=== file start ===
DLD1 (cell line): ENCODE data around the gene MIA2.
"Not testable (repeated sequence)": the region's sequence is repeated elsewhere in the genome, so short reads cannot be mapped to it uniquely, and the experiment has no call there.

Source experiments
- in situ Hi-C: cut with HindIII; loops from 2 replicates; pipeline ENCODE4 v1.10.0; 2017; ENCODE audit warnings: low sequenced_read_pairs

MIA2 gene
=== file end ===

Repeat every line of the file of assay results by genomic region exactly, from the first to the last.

DLD1 (cell line): ENCODE data around the gene MIA2.
"Not testable (repeated sequence)": the region's sequence is repeated elsewhere in the genome, so short reads cannot be mapped to it uniquely, and the experiment has no call there.

Source experiments
- in situ Hi-C: cut with HindIII; loops from 2 replicates; pipeline ENCODE4 v1.10.0; 2017; ENCODE audit warnings: low sequenced_read_pairs

MIA2 gene